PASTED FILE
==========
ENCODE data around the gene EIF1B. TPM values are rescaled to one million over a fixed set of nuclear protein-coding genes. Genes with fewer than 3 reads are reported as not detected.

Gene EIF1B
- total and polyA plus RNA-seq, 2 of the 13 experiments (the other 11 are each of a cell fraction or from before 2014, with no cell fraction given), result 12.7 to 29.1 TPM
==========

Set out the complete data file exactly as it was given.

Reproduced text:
ENCODE data around the gene EIF1B. TPM values are rescaled to one million over a fixed set of nuclear protein-coding genes. Genes with fewer than 3 reads are reported as not detected.

Gene EIF1B
- total and polyA plus RNA-seq, 2 of the 13 experiments (the other 11 are each of a cell fraction or from before 2014, with no cell fraction given), result 12.7 to 29.1 TPM